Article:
Translation:You wish good morning.
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Yes, "i wish you good morning" is a common sentence, i don't understand why it has been removed and changed by the "say" verb. I use this app to learn Greek to be able to talk to people in Greece and so far this is more disturbing than anything else.
It takes a lot of time to learn unuseful and complicated words while we don't have thr knowledge to say simple things like "hello how are you".
Confusion should not be accepted in this. "Wish" means something, "say" an other thing and I want to be able to make a distinction between the two without having to think back 10 times.
The important thing is that the English sentence with "wish" isn't correct without an indirect object. "I wish you/him/her/them good morning" is fine, but "I wish good morning" by itself is wrong to all native speakers' ears. The Greek sentence doesn't have an indirect object, so we're left with "I say good morning" as the closest we can get in English to convey that.
"Wish" doesn't always mean something different from "say." How do you know if someone is "wishing" you a good morning unless they say "Good morning!" to you?
In any case, "You wish good morning." is a very strange sentence which I can't make complete sense of as a native English speaker, presumably translating idiomatic Greek (is this the case?). A recipient of the wish is expected in the sentence. Does "Εύχεστε καλημέρα." mean, "You are wishing someone good morning." (with an indefinite object) or "You are wanting a good morning." (wishing for yourself) or "You are saying 'g'day.'" (with speech implied)?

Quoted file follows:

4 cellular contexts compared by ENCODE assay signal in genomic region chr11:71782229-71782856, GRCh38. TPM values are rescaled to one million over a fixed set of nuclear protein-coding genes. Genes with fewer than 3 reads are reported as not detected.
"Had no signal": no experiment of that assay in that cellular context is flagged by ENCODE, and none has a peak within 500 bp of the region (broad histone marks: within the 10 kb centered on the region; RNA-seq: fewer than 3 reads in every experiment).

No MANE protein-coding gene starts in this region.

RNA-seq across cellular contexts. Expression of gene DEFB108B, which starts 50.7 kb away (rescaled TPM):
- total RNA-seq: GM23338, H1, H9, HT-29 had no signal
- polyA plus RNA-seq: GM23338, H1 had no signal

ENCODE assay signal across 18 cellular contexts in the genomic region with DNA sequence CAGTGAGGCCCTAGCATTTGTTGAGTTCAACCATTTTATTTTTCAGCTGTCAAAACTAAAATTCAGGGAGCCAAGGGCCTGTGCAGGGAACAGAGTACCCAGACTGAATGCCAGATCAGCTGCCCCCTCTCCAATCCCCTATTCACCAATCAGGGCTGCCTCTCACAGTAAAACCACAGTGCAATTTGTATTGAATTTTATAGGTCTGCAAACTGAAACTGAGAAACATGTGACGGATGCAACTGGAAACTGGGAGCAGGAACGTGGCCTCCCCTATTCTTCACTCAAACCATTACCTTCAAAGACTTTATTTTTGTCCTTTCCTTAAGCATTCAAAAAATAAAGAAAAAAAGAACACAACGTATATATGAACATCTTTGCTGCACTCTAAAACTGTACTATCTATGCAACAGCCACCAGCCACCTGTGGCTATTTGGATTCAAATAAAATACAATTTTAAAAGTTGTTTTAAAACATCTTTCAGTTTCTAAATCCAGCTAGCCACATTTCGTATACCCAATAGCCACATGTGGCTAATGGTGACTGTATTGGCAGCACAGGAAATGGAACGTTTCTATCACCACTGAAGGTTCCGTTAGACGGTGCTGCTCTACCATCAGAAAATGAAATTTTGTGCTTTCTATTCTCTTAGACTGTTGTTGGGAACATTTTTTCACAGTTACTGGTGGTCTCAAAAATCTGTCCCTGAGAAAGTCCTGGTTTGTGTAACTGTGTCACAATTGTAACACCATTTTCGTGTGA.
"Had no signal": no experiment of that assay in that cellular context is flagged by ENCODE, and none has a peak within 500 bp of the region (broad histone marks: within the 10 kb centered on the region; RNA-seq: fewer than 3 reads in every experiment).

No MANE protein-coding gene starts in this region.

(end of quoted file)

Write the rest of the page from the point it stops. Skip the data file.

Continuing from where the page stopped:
Google Translate provides: Εύχεστε καλημέρα. --> Wish you had a good day. Εύχεστε καλημέρα. --> You wish you good morning. Εύχεστε καλημέρα! --> Wish you good morning! Εύχεστε καλημέρα! --> Happy Day!
Google's robots seem to be suggesting the sentence implies a second-person plural object (perhaps reflexively from this middle-voice verb?) but I'd rather hear from a real Greek.
Sorry for the late response. I don't see any reason for confusion in your examples, however awkward the English might be:
We wish you good morning.= (Εμείς) σας/σου ευχόμαστε καλημέρα. (Addressee=you)
You wish good morning.=(Εσείς) εύχεστε/(Εσύ) εύχεσαι καλημέρα. (No addressee)
I don't know what these Greeks had in mind, but I don't see why they would make such a suggestion.
Wish you good morning = I wish good morning to you
Εύχεστε καλημέρα = You (plural) wish good morning (to someone - unspecified)
There is great difference between the two and, while this might not be something frequently said in English, exchanging pleasantries is a big part of everyday interactions in Greek, so it's good to know ;)